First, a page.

Their life-saving responsibilities require speed, strength and stamina.
These lifeguards use KAATSU Training and KAATSU Aqua to help them improve their speed, strength and stamina?
For speed on land, lifeguards can place the KAATSU Air Bands on their legs and run on the soft sand at Waimea Bay or Ehukai Beach (Banzai Pipeline) or Hale'iwa. They can start with simple walking and then end with short sprints on flat sand or up a sand dune.
For speed in the water, lifeguards can place the KAATSU Aqua Bands on their legs while using fins and do the following kicking and swimming sets in a pool:
• 1 x 25m easy kicking + 1 x 25m fast kicking
• 1 x 25m easy kicking + 1 x 50m fast kicking
• 1 x 25m easy kicking + 1 x 75m fast kicking
• 1 x 25m easy kicking + 1 x 100m fast kicking
• 10x streamlined jumps off the bottom of the pool and kick up as high out of the water as possible. Repeat immediately 10 times.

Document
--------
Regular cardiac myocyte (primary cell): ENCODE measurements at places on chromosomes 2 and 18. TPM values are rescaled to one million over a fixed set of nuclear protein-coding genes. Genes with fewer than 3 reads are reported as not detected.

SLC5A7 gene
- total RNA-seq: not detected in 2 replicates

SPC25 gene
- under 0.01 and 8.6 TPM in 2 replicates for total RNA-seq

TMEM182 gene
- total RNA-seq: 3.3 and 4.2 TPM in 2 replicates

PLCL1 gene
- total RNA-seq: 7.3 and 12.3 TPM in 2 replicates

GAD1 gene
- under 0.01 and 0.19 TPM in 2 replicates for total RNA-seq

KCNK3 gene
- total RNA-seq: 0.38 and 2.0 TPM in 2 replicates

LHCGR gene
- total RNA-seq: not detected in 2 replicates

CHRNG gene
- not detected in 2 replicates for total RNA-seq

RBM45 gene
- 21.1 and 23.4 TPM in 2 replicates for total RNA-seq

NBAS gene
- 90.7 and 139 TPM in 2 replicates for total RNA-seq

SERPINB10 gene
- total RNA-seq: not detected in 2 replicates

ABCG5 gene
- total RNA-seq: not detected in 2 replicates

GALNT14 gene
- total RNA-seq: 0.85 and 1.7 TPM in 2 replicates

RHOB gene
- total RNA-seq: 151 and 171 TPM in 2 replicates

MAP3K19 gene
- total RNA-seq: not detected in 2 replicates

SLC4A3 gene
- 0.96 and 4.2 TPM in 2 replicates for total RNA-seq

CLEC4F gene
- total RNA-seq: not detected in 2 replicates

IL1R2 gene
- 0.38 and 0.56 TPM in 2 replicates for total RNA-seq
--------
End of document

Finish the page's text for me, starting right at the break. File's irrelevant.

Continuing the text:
• 8 x 25m swimming freestyle with fins with 20 seconds rest between each 25
• 4 x 50m swimming freestyle with fins with the first 25m easy + second 25m fast
• 1 x 25m easy + 1 x 75m fast
• 1 x 25m easy + 1 x 100m fast
For strength on land, lifeguards can place the KAATSU Air Bands on their legs and do squats, leg lunges, leg curls and simply balance on one leg to gain core strength. Lifeguards can also place the KAATSU Air Bands on their arms and do KAATSU 3-point Exercises, push-ups or use resistance bands with a variety of exercises.
For strength in the water, lifeguards can place the KAATSU Aqua Bands on their legs while using fins or place the KAATSU Aqua Band on their arms while using hand paddles and do the following kicking and swimming sets in a pool:
• Kick in the vertical position for 10 seconds in a pool with hands and arms out of the water. Rest 10 seconds and repeat 4-8 times.